Tuesday, February 27, 2024

Lady's Smock, Cuckoo Flower - Cardamine Pratensis

 Cardamine Pratensis.  the most part in Aprill and May, when the cuckoo begins to sing her pleasant note without stammering.  Gerard. 

Lady's Smock at Langridge

The flower can either be white or pinkish

Such an innocent wild flower but with  many, many names.  Consult Geoffrey Grigson and you will find it named from one end of Britain to the other.  It is blessed by the name of the Virgin Mary but that naughty word smock gives you a clue to its more amorous connotations.  A flower of the meadow as pratensis will tell you.
When the written word was gifted to only a few, flowers took on symbolic ideas and of course their herbal remedies were used as medicines.  This little flower is rather short of any healing skills, its prettiness though cannot be denied.
According to Grigson, smock came from 'smicker', so though it could be interpreted as the milkmaids mode of wear, smicker could also be seen as looks of desire.
Now it blooms in a very few places and like its namesake the cuckoo may be becoming extinct.  But I shall remember it as I walked along the Cotswold Way, with  its bank of wild flowers through the seasons topped by a great shaggy bank of white flowered hawthorns.

Yesterday a painting came through on F/B, here it is....

Mildred Anne Butler (Irish, 1858-1941)
"The Delegates" (1923)

Immediately a name came to mind 'a Parliament of Crows'.  We name a gathering of birds such as starlings under murmurations.  Well the intelligent crow family can gather together to consult and that is why it is called a 'parliament'.  Not factually true more a folklore tale:) the use of different terms to describe a group of creatures can be random, and in actual fact crows are described as a 'murder'.
But just sticking to my story for awhile.  Once when walking over the Lansdown one early morning, Moss and I saw a gaggle (geese) of crows lined up on the railings of the racecourse, a good hundred and whatever they were doing it looked like they were there having a consultation!  We did not disturb.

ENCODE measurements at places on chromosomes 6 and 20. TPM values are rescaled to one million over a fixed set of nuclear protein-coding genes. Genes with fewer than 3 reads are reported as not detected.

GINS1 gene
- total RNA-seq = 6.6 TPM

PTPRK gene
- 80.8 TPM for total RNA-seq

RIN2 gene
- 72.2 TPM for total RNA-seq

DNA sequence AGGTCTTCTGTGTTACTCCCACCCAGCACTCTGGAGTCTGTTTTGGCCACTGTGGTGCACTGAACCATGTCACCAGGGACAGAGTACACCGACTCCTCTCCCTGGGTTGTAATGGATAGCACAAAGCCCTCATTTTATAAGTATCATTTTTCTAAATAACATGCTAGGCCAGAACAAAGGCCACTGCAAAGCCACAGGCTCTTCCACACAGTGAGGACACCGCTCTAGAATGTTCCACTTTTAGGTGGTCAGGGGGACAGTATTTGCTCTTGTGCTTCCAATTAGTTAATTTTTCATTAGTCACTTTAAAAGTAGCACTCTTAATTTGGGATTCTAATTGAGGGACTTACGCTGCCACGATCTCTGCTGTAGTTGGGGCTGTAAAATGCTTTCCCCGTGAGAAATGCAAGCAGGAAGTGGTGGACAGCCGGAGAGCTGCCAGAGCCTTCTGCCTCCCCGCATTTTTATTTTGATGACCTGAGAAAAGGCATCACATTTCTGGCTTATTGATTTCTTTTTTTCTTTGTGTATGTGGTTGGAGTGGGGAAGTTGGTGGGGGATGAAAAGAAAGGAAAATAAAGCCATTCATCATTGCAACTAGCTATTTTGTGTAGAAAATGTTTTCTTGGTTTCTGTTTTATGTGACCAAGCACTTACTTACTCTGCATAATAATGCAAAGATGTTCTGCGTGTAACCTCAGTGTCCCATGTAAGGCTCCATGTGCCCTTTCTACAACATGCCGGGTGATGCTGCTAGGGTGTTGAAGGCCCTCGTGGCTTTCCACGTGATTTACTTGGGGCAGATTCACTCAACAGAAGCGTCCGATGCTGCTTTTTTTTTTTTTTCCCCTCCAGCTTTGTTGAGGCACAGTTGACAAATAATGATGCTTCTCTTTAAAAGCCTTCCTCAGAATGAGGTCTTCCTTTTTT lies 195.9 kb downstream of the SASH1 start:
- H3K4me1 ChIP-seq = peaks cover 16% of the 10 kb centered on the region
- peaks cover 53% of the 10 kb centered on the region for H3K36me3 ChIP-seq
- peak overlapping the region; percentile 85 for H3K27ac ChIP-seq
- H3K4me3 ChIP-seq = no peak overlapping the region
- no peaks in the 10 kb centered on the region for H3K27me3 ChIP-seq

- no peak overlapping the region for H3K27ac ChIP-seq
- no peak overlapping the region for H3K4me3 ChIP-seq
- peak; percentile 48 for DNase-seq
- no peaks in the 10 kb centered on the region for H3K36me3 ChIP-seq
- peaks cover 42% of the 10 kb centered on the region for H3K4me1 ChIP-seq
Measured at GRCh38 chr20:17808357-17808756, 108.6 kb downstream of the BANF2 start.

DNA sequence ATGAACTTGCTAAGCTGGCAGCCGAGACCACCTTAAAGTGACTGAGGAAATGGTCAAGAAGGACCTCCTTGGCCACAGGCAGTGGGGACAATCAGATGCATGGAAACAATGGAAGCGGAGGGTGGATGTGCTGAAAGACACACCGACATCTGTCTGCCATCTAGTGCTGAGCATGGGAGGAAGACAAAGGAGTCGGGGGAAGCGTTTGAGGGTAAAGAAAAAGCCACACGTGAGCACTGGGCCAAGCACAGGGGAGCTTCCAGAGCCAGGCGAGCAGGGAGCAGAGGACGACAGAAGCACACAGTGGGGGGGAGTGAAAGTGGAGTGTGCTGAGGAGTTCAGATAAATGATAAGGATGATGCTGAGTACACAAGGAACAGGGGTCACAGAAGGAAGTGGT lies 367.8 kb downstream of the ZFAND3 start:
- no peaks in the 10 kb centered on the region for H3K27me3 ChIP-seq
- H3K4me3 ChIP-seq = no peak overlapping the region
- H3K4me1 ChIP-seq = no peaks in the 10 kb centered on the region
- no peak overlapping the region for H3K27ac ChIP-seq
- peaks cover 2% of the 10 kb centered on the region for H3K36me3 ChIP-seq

1. While I think I've heard of a Parliament of Crows, I thought the collective noun was a Murder of Crows? Ah, I just realised you said that.

    1. Well their appearance has been associated with death, and reading about it, it is said that crows gather round the body of one of their own. In mourning?

  2. I wonder why crows are so despised by so many.

  3. I think it's a 'memory' instilled deep inside us. When on the battlefields of old, these black birds ate the flesh of the dead soldiers. And of course they still take young lambs. Those beaks are scary.

    1. I was going to tell the tale of something I saw at Madam Tussauds when a child but decided it was too grim but obviously left a lasting impression.

  4. My go-to book for wild flowers is still Keble Martin's Concise British Flora. Mine is a second edition so somewhat out of date now as I believe that there has been a third edition published. He gives many common names alongside the Latin names.

  5. Keble Martin's book was always the one for wild plants, I have Margery Blamey for the scientific terminology and Grigson for the vernacular names Will.


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